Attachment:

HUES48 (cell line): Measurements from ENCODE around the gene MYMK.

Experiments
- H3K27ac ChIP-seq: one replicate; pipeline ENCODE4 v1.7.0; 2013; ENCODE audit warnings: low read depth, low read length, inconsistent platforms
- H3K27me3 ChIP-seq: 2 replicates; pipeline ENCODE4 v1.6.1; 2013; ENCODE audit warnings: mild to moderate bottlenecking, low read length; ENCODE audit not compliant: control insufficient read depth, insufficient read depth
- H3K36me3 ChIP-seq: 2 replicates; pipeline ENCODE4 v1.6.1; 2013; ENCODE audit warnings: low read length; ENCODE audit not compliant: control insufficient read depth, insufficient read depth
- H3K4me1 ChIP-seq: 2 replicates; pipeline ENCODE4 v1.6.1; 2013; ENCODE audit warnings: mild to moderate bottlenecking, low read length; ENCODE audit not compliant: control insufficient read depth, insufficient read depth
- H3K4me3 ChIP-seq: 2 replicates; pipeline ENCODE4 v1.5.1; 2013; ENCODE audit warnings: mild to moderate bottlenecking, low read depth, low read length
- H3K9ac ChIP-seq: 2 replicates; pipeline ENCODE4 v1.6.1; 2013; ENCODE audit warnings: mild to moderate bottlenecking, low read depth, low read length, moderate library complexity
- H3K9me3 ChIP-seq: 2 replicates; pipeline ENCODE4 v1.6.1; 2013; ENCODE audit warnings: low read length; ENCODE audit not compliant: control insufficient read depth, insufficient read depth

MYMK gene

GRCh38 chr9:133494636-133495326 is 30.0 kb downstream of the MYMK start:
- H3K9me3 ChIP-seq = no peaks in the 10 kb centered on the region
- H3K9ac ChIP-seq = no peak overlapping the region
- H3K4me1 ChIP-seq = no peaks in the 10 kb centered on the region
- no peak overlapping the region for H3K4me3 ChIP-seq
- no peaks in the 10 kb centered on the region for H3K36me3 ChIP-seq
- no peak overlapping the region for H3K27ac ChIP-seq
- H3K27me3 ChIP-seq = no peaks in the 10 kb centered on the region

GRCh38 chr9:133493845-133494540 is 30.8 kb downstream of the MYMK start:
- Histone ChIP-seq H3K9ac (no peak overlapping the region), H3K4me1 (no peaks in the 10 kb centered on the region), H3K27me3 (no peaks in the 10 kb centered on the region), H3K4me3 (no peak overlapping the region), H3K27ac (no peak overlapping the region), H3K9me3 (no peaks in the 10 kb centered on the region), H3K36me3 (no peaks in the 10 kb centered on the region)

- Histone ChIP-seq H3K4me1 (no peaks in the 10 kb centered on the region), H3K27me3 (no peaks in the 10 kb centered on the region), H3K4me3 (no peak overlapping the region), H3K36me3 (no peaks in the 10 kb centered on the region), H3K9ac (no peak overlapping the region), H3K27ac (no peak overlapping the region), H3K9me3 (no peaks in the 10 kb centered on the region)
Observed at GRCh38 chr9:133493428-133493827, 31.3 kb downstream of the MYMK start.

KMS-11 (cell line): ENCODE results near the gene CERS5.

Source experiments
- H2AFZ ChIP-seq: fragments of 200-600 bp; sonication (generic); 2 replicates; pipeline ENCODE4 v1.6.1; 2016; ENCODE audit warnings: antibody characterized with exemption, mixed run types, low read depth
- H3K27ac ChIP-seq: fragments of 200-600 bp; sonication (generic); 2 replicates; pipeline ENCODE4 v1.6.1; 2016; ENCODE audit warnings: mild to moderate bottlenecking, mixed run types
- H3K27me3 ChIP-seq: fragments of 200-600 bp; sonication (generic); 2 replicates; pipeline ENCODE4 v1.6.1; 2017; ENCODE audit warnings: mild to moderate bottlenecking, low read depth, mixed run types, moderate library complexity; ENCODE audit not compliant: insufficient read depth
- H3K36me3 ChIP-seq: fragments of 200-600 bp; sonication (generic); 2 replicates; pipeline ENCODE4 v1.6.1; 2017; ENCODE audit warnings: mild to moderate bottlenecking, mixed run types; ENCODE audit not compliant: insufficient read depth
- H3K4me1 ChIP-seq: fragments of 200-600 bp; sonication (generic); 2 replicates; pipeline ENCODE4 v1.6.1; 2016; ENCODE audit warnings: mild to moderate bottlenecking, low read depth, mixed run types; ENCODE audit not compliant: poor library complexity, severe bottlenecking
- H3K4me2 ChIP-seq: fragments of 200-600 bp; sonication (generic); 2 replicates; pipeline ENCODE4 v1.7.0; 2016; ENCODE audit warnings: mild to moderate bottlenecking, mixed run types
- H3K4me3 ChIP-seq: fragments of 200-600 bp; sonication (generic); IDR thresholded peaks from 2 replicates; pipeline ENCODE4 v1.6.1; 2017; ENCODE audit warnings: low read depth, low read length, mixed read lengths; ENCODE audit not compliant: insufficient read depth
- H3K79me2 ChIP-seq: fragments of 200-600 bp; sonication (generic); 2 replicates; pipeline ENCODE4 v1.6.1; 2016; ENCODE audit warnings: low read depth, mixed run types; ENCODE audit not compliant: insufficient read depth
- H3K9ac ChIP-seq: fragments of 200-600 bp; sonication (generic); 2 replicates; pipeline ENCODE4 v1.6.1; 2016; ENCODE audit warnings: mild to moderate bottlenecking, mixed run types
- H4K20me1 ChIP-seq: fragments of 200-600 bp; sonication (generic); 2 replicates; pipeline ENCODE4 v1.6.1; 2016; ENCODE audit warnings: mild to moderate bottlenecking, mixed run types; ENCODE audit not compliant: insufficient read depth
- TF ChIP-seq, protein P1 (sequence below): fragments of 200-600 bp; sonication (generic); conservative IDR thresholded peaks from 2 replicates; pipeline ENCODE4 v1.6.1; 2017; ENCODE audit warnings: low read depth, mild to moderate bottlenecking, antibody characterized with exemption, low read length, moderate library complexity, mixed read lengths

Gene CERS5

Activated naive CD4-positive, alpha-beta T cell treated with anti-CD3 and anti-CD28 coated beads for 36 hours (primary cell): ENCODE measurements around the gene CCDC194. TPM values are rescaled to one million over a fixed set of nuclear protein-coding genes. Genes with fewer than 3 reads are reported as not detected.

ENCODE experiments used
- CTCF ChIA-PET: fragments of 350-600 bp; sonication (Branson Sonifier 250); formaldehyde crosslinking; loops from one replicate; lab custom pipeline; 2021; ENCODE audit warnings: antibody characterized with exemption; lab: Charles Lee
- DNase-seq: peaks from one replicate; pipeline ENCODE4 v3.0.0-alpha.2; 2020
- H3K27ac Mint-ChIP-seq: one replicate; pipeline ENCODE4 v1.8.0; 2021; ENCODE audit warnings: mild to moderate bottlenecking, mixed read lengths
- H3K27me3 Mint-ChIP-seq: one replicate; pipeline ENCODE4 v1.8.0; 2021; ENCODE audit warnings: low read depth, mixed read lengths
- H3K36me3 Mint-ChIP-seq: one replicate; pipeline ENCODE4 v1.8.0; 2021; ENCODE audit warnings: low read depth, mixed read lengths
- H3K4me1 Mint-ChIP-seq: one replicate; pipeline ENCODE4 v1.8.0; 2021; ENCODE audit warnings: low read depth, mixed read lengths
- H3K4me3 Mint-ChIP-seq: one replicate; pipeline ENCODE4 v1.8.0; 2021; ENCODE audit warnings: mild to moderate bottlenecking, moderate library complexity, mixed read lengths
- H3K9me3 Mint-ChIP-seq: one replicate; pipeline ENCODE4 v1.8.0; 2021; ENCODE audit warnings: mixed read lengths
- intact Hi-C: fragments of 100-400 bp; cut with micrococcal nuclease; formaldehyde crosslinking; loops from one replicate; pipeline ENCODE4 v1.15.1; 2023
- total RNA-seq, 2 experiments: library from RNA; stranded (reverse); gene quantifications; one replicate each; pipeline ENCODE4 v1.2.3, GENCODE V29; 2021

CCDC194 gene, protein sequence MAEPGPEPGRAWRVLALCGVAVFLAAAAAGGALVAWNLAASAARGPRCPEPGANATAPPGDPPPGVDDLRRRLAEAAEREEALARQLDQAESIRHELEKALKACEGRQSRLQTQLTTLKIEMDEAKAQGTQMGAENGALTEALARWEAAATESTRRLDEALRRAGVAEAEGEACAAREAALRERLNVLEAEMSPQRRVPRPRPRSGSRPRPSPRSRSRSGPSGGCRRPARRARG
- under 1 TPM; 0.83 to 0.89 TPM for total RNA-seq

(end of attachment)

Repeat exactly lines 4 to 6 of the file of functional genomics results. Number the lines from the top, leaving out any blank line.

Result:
- H3K27me3 ChIP-seq: 2 replicates; pipeline ENCODE4 v1.6.1; 2013; ENCODE audit warnings: mild to moderate bottlenecking, low read length; ENCODE audit not compliant: control insufficient read depth, insufficient read depth
- H3K36me3 ChIP-seq: 2 replicates; pipeline ENCODE4 v1.6.1; 2013; ENCODE audit warnings: low read length; ENCODE audit not compliant: control insufficient read depth, insufficient read depth
- H3K4me1 ChIP-seq: 2 replicates; pipeline ENCODE4 v1.6.1; 2013; ENCODE audit warnings: mild to moderate bottlenecking, low read length; ENCODE audit not compliant: control insufficient read depth, insufficient read depth